ON THE WATERFRONT (released in 1954…the year of this tired blogger’s birth) was truly one of the greatest films of all times.  Superbly directed by Elia Kazan, vividly photographed by cinematographer Boris Kaufman, scathingly written by Budd Schulberg and hauntingly scored by Leonard Bernstein, it received eight Oscars. The film established the great Marlon Brando‘s legendary status for all time and, for her outstanding performance, made a star of Eva Marie Saint. However, Karl Malden‘s relatively overlooked role as Father Barry deserved more attention…his portrayal was that of an actual priest and ON THE WATERFRONT was, for the most part, his own story.

His real name was Fr. John Corridan and he was both the inspiration and the source for ON THE WATERFRONT. He was a Jesuit who graduated from Regis High School in 1928, soon becoming a labor school priest housed at St. Francis Xavier Parish on 16th Street in Chelsea (Manhattan). He was assigned to work with longshoremen from the surrounding Chelsea piers and quickly became a labor reform advocate in the heavily Catholic International Longshoreman’s Association (ILA).

Corridan acquired rare and startling insight into the machinations of the waterfront, compiling a few scattered notes that soon became voluminous records. Malcolm Johnson, investigative reporter for the old New York Sun, while writing an expose on suspected waterfront corruption asked Corridan to help him in 1948. In series of articles, “Crimes on the Waterfront,” a “racket-ridden jungle in which gangsters operated with the cooperation of union officials” was uncovered.  Johnson was awarded a Pulitzer Prize.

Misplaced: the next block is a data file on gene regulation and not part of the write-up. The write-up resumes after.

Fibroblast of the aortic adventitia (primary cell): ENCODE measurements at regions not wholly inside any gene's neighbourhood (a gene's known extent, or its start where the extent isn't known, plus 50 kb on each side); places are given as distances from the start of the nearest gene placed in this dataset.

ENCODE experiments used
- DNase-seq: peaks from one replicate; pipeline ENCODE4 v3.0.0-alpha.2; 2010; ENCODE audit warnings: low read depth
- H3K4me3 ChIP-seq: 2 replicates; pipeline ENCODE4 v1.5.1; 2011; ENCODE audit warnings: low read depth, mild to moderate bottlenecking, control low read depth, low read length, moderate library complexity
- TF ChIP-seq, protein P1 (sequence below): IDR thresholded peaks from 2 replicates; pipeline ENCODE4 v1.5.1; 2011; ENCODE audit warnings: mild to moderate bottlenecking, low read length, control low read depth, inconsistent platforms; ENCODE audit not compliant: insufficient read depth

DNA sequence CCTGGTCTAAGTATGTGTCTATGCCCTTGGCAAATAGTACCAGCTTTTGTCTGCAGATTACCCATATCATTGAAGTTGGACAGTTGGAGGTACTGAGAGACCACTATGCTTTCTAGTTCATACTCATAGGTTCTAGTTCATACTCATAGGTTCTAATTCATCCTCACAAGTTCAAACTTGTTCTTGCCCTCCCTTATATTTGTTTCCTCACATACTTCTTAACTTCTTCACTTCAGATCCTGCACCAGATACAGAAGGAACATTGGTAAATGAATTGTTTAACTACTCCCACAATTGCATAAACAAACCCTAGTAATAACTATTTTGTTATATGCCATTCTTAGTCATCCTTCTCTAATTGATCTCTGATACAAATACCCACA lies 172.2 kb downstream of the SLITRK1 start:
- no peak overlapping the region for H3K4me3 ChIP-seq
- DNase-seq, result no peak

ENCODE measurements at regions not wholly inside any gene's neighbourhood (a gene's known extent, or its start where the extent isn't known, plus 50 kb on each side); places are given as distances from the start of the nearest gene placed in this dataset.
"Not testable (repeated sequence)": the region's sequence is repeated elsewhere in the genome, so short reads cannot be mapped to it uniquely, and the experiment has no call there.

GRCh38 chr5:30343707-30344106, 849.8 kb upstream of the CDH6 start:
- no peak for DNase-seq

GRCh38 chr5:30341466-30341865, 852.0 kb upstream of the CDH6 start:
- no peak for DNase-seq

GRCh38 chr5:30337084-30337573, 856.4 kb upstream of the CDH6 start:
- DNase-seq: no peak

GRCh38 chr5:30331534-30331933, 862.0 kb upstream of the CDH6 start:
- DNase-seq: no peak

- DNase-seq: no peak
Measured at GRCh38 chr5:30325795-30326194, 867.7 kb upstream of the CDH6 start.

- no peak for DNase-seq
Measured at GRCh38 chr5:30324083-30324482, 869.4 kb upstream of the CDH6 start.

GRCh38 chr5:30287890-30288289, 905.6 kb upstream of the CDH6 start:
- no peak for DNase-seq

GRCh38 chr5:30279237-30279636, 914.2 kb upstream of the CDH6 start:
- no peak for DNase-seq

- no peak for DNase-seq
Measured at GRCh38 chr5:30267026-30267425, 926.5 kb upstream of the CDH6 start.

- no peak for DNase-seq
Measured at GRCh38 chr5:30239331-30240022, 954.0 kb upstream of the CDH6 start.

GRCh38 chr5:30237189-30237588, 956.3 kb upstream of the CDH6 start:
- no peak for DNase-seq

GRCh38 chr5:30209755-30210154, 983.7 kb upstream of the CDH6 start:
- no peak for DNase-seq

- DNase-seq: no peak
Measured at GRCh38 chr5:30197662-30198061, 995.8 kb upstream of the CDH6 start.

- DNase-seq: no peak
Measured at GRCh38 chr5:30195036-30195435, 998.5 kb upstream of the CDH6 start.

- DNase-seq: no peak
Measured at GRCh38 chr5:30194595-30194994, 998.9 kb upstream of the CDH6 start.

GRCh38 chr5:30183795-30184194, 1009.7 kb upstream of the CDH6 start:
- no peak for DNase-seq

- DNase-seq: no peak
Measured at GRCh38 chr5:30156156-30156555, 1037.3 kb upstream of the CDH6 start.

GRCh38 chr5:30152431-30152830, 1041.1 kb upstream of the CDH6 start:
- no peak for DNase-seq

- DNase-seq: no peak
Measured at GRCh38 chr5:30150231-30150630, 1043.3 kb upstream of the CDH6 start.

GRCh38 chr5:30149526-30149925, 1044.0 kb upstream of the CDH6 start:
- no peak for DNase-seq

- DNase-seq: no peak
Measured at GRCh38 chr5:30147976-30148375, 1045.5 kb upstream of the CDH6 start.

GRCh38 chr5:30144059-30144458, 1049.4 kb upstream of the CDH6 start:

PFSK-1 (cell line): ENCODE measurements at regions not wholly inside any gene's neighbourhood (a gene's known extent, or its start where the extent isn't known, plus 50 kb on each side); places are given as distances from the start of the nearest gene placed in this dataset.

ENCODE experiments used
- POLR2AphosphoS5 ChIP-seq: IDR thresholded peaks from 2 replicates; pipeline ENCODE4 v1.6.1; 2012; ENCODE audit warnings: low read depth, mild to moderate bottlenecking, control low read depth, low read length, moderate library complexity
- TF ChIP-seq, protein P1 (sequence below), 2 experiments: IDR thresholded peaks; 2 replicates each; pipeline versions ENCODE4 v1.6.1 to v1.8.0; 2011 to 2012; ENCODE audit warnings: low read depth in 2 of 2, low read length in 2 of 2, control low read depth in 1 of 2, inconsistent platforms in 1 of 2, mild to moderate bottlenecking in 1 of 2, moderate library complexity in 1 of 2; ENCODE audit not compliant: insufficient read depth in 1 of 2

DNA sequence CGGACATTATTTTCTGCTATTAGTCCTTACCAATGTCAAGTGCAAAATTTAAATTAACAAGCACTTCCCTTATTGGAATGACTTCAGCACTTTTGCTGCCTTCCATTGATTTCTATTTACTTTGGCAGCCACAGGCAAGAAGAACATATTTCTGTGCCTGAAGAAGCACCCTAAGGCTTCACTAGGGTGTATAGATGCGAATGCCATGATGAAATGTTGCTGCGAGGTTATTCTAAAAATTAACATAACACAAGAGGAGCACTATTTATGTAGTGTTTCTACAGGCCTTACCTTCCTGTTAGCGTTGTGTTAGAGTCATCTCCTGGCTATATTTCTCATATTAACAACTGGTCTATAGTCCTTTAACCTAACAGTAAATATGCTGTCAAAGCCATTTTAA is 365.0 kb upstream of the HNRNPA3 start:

Another set of articles was published by the Sun, specifically targeting Joseph Ryan, ILA’s “life president” (the Lee J. Cobb character), which cracked open the waterfront’s “code of silence” and set the stage for reform. Fr. Corridan confided to a San Francisco Jesuit: “the material for this second series was submitted to the reporter [by Corridan] and was published under his name with very little change. This, of course, is top secret.”

Corridan had become known throughout the Port of New York as the “Waterfront Priest.” His articles for such publications as America condemned the “shape-up” hiring practices of the waterfront. These, along with Corridan’s televised debates with Ryan and testimony before congressional committees, brought him to the attention of Budd Schulberg (screenwriter for ON THE WATERFRONT). Through Malcolm Johnson, Schulberg finally met with Fr. Corridan; the priest gave Schulberg a virtual tour of waterfront corruption and intrigue which set the basis for movie picture history.

For more on this please go to “The Waterfront Priest” by James Fisher